1 2 Previous Next 17 Replies Latest reply: Apr 23, 2013 2:30 AM by Billy~Verreynne Go to original post RSS
      • 15. Re: commit in procedures
        Billy~Verreynne
        sybrand_b wrote:
        Strongly disagree and this is completely wrong advice to newbies.
        It is actually appalling you recommend this.
        I fully agree with Frank and Blu. The nature of the processing determines where the transaction is committed.

        People are quick to say "+Do not commit in PL/SQL, commit in the caller!+" - as the ignorant gets it wrong and commit/rollback the transaction at the wrong place and in the wrong layer.

        But that is a silly response. Why?

        It is like some using a steak knife to eat and cutting themselves - and then are told to only ever use the plastic knife from KFC as that is a safe knife to use.

        Okay, not a great analogy. But it does illustrate the point. Instead of using a plastic knife, the person needs to be told when to use a steak knife, and how to use a steak knife - and not be told that steak knives (commit in procedures) are so wrong that these should never be used.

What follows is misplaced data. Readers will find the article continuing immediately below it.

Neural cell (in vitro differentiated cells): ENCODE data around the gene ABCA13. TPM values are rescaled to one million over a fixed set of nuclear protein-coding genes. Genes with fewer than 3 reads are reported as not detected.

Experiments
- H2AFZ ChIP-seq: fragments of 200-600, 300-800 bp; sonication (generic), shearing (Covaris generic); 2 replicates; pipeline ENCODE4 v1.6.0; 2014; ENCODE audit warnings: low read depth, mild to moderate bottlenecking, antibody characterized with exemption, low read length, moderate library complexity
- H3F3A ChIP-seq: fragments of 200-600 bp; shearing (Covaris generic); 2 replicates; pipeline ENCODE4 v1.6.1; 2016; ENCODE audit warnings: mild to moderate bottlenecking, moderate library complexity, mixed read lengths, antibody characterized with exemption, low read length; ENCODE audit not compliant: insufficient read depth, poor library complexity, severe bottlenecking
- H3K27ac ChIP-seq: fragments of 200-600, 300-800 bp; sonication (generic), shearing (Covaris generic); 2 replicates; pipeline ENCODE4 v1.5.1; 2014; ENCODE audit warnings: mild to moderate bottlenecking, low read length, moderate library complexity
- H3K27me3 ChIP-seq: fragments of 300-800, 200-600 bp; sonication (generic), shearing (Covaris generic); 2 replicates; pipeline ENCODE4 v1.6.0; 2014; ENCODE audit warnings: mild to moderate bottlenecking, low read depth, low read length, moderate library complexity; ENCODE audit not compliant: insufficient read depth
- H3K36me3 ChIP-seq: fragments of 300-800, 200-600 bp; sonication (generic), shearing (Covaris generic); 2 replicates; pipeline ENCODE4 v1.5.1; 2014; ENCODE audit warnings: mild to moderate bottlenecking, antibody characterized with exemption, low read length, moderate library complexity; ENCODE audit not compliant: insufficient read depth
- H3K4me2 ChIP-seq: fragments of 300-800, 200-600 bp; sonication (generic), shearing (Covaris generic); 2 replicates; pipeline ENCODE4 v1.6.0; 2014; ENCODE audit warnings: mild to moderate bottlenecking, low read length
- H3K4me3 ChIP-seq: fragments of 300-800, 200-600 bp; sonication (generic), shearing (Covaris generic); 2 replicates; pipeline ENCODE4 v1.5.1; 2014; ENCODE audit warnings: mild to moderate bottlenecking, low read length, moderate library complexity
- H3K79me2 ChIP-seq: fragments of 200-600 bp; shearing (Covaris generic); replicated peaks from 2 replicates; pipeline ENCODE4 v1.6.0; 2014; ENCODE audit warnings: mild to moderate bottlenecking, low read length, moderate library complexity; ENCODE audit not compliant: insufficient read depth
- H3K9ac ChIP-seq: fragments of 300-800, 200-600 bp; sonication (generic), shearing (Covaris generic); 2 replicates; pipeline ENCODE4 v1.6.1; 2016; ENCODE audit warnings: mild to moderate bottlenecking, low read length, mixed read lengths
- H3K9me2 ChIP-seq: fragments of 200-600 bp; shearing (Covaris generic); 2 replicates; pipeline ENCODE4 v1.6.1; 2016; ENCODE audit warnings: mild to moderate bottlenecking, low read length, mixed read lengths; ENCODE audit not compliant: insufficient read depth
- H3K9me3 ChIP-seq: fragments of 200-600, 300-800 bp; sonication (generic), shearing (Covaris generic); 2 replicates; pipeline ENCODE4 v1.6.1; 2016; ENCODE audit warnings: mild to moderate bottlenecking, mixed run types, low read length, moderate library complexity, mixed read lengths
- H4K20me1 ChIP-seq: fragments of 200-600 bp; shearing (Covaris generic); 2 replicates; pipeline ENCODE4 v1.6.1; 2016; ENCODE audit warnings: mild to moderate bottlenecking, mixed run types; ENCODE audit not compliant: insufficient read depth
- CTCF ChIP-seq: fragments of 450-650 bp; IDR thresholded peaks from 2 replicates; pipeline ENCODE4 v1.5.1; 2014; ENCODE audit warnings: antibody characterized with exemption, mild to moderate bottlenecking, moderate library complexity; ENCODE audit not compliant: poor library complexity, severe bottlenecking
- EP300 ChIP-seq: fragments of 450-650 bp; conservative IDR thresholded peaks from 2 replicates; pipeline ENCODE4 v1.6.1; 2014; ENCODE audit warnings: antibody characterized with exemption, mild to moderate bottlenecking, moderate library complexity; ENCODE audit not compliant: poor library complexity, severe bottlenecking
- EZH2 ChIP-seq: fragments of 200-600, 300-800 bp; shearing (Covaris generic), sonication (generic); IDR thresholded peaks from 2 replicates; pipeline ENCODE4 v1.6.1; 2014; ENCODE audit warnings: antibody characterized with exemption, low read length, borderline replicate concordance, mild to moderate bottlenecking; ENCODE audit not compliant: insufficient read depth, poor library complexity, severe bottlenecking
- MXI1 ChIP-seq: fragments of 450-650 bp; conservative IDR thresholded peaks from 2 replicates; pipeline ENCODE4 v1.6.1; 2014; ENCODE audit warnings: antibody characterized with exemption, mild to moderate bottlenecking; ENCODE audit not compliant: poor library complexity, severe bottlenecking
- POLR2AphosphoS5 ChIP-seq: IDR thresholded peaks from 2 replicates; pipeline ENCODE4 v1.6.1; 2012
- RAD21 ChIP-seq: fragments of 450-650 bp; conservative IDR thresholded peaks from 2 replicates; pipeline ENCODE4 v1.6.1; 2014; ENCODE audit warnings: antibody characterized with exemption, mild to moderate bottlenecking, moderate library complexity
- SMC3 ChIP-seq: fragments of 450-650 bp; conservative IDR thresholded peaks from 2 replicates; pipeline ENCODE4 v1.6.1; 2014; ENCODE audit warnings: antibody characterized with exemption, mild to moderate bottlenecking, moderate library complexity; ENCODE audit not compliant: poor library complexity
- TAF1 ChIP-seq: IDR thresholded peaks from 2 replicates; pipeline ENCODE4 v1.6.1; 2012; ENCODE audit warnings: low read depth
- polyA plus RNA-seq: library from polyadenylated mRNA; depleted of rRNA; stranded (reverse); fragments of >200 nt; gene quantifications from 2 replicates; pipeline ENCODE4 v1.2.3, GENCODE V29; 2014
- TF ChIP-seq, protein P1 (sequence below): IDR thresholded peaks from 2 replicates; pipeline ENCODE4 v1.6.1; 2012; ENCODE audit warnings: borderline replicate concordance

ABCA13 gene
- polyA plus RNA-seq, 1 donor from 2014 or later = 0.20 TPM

As I told Tom when he, IMO, raised the really ridiculous notion that commits should be a restricted/prohibitive feature in the PL/SQL language. Commit in the app layer? I agree! BUT PL/SQL IS MY DAMN APPLICATION LAYER!!! So arguing that commits should not be allowed in PL/SQL procedures, is a silly and far fetched idea WITHOUT any merit.

        Problems need to be solved by education. Not by denying a specific (valid) method, keeping the ignorant, ignorant - arguing that they are after all ignorant.
        • 16. Re: commit in procedures
          APC
          Billy  Verreynne  wrote:
          BUT PL/SQL IS MY DAMN APPLICATION LAYER!!!
          I always wondered what DAL stood for. Now I know :)

          I'm with you on this. I often work in a batch- or job-oriented environment, and PL/SQL is my calling application too.

          Cheers, APC
          • 17. Re: commit in procedures
            Billy~Verreynne
            APC wrote:
            Billy  Verreynne  wrote:
            BUT PL/SQL IS MY DAMN APPLICATION LAYER!!!
            I always wondered what DAL stood for. Now I know :)
            I wanted to wrote FAL - but thought that may be too strongly worded. :-)
            I'm with you on this. I often work in a batch- or job-oriented environment, and PL/SQL is my calling application too.
            I'm very passionate about using PL/SQL. And want to see the language get better (and get more functionality that Ada provides). So it cheeses me off to no end, when PL/SQL usage wants to be hamstrung by for exampling limiting commits.
            1 2 Previous Next